Selling B2B SaaS can be challenging.
First, you have to generate leads, but not any kind of leads. It needs to match your buyer personas. Then you begin the nurturing journey to tempt your qualified prospects to try out your product, and finally (if everything goes to plan), you convert the account into a paying customer.
Sounds like a basic formula, right?
Step 1 + Step 2 = A sale.
SaaS sales is more complex.
Over the last 15 years, it's become a lot more nuanced. The shift in the market has created product-led growth, and new consumer behaviors add another layer of challenges for sales teams.
This article is for you if you're struggling with:
- Adapting to non-sequential selling.
- High customer churn rates.
- A disconnect between your sales and CS teams.
- Converting free users into customers.
Below, you'll find out how to overcome these SaaS sales challenges through the power of your data with advice from your industry peers and leaders.
The old school approach to sales
Back in the day, B2B sales followed a predictable rinse-and-repeat deal cycle.
- A sales rep uses an outreach tactic like cold calling to find leads.
- If the lead wants to know more, your rep will educate the prospective customer on your company and products.
- A meeting is set up, you pitch your product demo, and a proposal is sent out.
- If all goes well, your rep overcomes any objections, drafts the final quote, and the deal moves from opportunity to closed won.
While there is nothing wrong with the traditional sales approach, it no longer works in the modern world.
It's all about the "push."
Traditional B2B sales relies on the assumption that your customers have little knowledge of your company, product, and their problem.
That's not the modern buyer.
End users no longer require a sales rep to make a purchasing decision, turning the linear B2B module on its head.
Instead, the customer is at the center of the selling process, ushering in the next stage of SaaS sales.
The evolution of SaaS sales
Today, the SaaS sales process is customer-centric, with a self-serve model and a bottom-up approach. Search engines empower users to research, compare options, and self-checkout without speaking to a single salesperson.
"43% of B2B buyers would prefer a rep-free buying experience if given the option. For those who do want to work with a sales rep, their interaction preferences are changing — they typically prefer digital interactions versus in-person.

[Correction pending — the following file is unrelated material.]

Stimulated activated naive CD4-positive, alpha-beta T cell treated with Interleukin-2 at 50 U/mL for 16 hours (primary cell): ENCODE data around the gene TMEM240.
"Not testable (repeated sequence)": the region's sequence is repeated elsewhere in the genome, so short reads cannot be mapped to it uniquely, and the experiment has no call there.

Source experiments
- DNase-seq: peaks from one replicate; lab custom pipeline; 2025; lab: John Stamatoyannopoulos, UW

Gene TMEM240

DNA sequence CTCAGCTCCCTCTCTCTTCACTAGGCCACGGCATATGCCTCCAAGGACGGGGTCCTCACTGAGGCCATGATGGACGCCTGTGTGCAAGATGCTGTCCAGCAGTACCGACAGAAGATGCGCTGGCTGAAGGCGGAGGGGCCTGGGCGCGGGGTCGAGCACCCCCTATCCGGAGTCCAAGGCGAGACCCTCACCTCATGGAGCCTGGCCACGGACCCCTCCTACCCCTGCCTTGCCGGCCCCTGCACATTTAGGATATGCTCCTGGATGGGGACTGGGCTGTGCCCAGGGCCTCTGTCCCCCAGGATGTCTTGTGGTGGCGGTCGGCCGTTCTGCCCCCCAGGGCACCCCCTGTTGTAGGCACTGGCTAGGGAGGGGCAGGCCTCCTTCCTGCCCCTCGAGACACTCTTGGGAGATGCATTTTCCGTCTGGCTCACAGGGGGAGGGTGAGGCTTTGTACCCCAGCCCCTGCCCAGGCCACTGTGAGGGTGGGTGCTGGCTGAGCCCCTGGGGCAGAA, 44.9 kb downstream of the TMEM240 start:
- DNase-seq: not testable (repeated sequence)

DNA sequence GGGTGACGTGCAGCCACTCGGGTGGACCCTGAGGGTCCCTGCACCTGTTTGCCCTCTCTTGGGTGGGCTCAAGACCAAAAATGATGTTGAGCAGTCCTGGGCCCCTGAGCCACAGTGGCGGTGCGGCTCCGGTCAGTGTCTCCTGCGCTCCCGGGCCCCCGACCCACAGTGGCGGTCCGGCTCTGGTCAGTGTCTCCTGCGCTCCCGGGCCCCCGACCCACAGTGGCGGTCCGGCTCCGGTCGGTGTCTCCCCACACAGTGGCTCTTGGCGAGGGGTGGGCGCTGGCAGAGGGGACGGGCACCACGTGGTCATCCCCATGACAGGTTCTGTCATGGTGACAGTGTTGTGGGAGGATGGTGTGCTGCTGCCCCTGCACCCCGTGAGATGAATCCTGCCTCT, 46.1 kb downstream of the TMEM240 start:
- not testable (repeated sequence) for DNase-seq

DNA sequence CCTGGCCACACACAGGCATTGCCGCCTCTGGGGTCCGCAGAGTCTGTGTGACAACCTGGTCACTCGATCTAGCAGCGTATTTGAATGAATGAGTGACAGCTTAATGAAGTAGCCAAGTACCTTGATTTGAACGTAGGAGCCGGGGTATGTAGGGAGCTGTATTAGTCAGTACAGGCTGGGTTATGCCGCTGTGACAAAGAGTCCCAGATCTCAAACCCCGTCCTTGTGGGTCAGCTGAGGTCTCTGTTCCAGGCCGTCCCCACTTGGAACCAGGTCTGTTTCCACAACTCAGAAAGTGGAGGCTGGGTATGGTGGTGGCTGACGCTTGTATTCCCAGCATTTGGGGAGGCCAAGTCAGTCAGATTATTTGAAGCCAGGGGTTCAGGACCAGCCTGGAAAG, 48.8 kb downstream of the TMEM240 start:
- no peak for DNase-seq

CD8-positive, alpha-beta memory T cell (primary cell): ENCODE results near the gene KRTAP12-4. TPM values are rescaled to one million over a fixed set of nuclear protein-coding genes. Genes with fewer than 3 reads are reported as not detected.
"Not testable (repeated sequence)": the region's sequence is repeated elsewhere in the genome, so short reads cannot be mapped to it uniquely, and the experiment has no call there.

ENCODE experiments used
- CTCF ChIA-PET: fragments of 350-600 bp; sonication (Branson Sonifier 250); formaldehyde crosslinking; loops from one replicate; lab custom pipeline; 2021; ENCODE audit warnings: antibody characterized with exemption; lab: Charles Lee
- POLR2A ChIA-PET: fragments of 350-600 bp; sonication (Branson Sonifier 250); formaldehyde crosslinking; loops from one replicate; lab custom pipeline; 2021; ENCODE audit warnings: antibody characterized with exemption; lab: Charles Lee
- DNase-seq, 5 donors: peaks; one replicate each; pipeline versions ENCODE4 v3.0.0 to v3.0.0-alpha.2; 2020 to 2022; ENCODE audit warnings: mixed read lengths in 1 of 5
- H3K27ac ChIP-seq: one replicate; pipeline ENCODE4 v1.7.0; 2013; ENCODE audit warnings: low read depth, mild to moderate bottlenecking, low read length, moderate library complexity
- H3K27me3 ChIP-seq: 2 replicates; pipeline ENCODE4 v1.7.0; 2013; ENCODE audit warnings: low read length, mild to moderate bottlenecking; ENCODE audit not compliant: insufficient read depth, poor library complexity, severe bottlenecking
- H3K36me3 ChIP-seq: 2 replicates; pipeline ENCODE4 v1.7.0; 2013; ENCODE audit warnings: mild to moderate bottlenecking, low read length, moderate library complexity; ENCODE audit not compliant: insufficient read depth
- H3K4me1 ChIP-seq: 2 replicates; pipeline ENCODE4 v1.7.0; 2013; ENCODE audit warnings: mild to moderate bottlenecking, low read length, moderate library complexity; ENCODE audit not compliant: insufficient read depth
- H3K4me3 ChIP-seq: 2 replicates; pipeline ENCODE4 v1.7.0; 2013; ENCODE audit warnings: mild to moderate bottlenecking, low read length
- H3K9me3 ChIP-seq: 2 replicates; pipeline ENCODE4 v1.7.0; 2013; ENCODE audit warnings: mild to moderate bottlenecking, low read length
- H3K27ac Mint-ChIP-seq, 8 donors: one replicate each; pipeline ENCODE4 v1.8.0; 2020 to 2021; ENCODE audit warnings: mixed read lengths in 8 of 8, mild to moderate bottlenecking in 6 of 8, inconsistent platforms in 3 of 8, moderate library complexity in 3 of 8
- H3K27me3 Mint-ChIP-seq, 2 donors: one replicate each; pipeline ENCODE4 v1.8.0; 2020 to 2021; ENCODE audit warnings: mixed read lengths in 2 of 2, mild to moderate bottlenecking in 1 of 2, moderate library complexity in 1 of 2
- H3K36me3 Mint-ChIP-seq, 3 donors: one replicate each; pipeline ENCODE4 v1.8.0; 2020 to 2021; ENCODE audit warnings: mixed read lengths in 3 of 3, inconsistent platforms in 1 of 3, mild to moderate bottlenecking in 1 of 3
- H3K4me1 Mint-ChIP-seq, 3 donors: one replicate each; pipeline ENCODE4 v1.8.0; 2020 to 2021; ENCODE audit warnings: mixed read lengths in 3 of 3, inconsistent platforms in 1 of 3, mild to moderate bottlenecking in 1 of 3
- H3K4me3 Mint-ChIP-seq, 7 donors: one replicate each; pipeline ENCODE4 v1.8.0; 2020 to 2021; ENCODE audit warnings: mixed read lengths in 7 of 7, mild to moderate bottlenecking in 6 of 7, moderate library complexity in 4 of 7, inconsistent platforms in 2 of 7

Craig Riley, Chief of Research and a Director Analyst with Gartner for Sales Leaders.
How do you sell to a customer base who understands their problem better than you?
With non-sequential selling.
It's a "pull" tactic that relies on salespeople meeting users wherever they are on the buyer's journey.
What does that mean?
If a lead skips steps 1-3, your reps need the right data to start the conversation at step 4 without creating a disconnect by making the user conform to a linear selling process. You're creating a customer self-service SaaS sales model where your reps are there as a sales assist.
Then there's the shift in purchasing power.
In the past, reps had to woo the budget holder. Today, the target of your affection is the end user. These are your product champions, investigating solutions, driving product adoption, and campaigning for a company-wide license.
The evolution of SaaS sales shifts the conversation from "How do I get buy-in from the budget holder?" to "How can I empower the end user and generate demand to sell across both the employee and group levels?"
The answer to that question is the key to a successful enterprise sales model.
You want to identify a true champion and arm them with what they need to get the purchase done. At Parabol, we offer a free one-month extension if the user can move the deal upwards to the decision-maker. Laser in on that champion; the rest is fool's gold.
5 of the biggest challenges in SaaS sales and how to use data to overcome each one
We live in a data-rich world. Here's how to use your greatest asset to overcome your biggest challenges.
Wasting time on the wrong leads
When you're not careful, it can become a vanity sales metric.
Let me explain.
Over the weekend, 100 new leads filter into your CRM. You're excited. Some of the companies have massive potential to land and expand. All you have to do is focus on nurturing these product-qualified leads (PQLs) and step in when the moment is right for an upsell motion.
Sounds like a great situation, right?
Well, it depends.
If none of those new leads fit your ideal customer profile (ICP), what's the point?
Those leads will likely never convert from a freemium package to a paid plan, and the few that do are high churn risks.
Your product is built to solve a specific problem for a specific group of people in a market.
If your end user doesn't meet your ideal client criteria, they won't see value in your product and will jump ship.